“Do you want grass or mud?”
It was a simple question with an obvious answer. And we knew what we were being asked when Dr. Ben Elrod, president of Ouachita during my time as a student, said, “Do you want grass or mud?”
I was sitting in Jones Performing Arts Center. It was ages ago in the 1990s—my sophomore or junior year—during a weekly chapel service when Dr. Elrod challenged us with this simple choice: grass or mud.
You see, it had become common, even on our small campus, to try to find the shortest routes between buildings. Sometimes we’d bypass sidewalks in favor of quicker paths across the grass. Over time, the grass was worn away and replaced by dusty trails. As you might know already, sometimes it’s very rainy in Arkadelphia, which meant a lot of mud.
Dr. Elrod was wise in offering us a choice. He didn’t demand cooperation or dictate his expectations. Instead, he allowed us to consider our options: Did we want to live on a beautiful, flourishing campus? Or, did we prefer to trudge through the mud?
If we wanted flourishing, we’d have to avoid the shortcuts. We’d have to take the longer paved routes to our destinations. We’d have to work a little harder and take a few more steps.
Also, we’d need to do this in sizeable numbers in order to make a real difference. We’d need to do it together. In order to allow the grass to grow, we needed to collectively move away from tearing up the grass. We’d need to make it less acceptable to take the shortcuts.
Dr. Elrod’s question has become memorable and significant within our community. Recently, Dr. Elrod, who was beloved by countless people, including me, passed away. As various tributes were posted, many from my era recalled his question: Do you want grass or mud?
At the time he asked the question, I believe Dr. Elrod was speaking literally. But I think there was a double meaning—one that’s more symbolic—that I think we can consider in light of our academic careers.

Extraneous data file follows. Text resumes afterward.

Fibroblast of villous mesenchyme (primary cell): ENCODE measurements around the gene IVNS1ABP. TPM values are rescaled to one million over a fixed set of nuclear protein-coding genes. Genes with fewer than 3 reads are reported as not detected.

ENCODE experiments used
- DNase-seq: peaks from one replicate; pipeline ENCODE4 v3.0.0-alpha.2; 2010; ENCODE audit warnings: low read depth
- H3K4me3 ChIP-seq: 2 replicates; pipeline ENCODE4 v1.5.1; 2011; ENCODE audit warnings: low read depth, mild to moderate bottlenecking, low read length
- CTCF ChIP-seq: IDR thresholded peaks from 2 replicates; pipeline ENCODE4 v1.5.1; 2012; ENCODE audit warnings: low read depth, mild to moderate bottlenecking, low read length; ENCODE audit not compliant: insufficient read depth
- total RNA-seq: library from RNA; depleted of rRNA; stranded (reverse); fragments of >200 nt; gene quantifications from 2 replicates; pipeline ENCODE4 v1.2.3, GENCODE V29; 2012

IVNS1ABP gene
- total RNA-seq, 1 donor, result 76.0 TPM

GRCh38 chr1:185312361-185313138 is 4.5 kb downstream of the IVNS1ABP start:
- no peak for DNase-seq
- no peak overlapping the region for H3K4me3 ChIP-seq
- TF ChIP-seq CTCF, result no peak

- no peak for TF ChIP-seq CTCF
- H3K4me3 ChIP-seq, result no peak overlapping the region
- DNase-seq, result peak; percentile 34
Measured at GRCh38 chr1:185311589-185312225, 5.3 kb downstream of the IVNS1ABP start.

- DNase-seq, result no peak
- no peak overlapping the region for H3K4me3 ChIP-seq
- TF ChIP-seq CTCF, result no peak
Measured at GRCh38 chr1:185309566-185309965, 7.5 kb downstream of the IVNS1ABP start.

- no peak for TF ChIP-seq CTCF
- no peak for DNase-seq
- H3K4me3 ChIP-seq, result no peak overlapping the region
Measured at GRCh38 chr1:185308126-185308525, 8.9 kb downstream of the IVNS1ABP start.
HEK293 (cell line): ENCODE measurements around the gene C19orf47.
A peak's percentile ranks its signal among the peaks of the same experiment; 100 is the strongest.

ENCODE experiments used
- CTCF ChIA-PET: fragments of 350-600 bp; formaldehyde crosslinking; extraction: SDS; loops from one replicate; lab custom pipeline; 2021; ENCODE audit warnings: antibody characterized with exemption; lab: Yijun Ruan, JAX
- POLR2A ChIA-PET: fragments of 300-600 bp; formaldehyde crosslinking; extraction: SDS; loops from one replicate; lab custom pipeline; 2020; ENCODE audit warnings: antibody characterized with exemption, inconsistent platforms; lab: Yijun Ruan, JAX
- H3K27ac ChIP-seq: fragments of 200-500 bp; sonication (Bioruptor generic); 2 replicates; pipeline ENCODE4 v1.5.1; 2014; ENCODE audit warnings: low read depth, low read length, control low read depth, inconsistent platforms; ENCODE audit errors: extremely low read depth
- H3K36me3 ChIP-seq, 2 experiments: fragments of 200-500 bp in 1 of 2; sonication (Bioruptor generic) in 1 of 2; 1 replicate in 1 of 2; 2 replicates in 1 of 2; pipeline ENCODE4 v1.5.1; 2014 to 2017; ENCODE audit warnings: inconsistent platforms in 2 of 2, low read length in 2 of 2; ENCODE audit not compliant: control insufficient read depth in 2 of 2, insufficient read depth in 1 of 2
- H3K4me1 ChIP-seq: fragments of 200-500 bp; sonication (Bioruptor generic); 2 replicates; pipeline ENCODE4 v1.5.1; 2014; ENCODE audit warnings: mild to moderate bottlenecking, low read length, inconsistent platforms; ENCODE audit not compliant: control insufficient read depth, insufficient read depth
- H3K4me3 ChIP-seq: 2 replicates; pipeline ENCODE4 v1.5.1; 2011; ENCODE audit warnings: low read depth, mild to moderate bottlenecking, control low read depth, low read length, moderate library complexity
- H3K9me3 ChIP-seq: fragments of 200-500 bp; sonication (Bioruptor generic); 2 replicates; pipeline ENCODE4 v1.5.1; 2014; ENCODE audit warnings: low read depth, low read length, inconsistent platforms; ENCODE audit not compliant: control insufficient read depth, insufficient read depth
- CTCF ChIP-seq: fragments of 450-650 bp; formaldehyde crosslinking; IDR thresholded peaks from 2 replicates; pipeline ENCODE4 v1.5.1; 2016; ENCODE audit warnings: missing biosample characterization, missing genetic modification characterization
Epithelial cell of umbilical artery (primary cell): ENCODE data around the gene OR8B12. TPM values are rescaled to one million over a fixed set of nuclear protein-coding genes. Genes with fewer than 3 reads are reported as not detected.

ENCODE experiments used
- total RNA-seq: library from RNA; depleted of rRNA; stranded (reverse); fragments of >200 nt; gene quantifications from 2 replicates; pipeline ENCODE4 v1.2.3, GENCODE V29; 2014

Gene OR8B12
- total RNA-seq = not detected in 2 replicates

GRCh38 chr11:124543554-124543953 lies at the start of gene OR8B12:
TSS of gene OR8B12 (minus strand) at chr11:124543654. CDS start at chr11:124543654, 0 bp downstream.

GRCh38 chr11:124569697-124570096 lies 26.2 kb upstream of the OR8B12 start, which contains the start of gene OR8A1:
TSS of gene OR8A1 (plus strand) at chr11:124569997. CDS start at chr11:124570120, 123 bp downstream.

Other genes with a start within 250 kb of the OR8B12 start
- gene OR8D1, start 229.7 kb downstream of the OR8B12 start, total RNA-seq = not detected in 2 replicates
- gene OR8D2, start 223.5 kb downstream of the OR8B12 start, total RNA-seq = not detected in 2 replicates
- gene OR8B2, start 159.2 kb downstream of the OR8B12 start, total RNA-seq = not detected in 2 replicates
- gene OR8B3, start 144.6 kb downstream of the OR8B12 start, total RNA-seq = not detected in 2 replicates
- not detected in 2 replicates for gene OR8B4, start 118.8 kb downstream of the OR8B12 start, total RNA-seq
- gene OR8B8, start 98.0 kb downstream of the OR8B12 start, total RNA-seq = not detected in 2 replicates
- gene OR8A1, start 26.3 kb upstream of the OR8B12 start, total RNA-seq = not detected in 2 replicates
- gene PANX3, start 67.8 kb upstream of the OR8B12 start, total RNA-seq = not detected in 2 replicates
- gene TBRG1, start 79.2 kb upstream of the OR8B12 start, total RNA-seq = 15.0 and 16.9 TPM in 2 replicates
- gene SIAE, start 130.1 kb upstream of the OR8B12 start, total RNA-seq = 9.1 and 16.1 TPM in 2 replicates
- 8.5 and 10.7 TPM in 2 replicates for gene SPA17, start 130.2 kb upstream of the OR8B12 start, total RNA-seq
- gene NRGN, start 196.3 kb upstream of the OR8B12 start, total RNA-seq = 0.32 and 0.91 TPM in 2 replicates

So…Do you want grass or mud?
Do you want to be part of a campus that is flourishing; do you want to be part of building it up, while also nurturing your own growth? Or, do you want to damage the landscape for yourselves and others; do you want to tear it down?
Like the question I heard from Dr. Elrod, this one also has an obvious answer, but the living it out can be challenging because shortcuts are tempting.
It could seem easier or more beneficial to garner a higher grade by looking to the work of another, taking words or ideas and not giving credit, shirking responsibilities in group work, or joining in incidents of academic dishonesty.
Those choices cut across the grass, they carve dusty paths that lead to mud and destruction. They do not nurture growth or flourishing. They do not build your integrity, nor do they allow you to contribute to a culture of honor on your campus. But, your path doesn’t have to be filled with shortcuts.
Arguably, one of the most significant ways we can contribute to flourishing is through our commitment to integrity and honor—to being trustworthy, respectful, responsible, fair and courageous people. By embracing Ouachita’s Covenant on Academic Honor, we’re saying we want to be people of integrity and honor. We’re saying that we are committed to avoiding the shortcuts, that we are willing to take the extra steps and do the additional work that is necessary.
Perhaps we can also recognize that we need each other in this. We need to collectively agree that we want to be part of a thriving environment. We want it to be unacceptable to take shortcuts, and we will gracefully hold one another accountable, offering avenues of restoration when there have been missteps.
The good news is we’re part of a heritage of honor and integrity, and we have people who have come before us who have modeled this example. One of those was Dr. Elrod. He was a man who did not take shortcuts. He sought to love and serve other people well, and there are so many stories of how he went the extra mile to do this.
I believe Dr. Elrod was able to do this because of his love for our Lord and Savior, Jesus Christ. Out of that love, Dr. Elrod responded to a call to ministry as a very young man. That call was lived out for most of his adult life at Ouachita. Dr. Elrod advocated for and led Ouachita and established a legacy that touches each of us:
All of these things resulted from a person who decided early on that he wanted grass, not mud. He wanted to contribute to flourishing and not destruction. He was a man of honor and integrity whose impact will be felt for many generations.
As you consider your life, your contributions, your covenant today to honor and integrity, I’ll leave you with Dr. Elrod’s question.
Do you want grass or mud?
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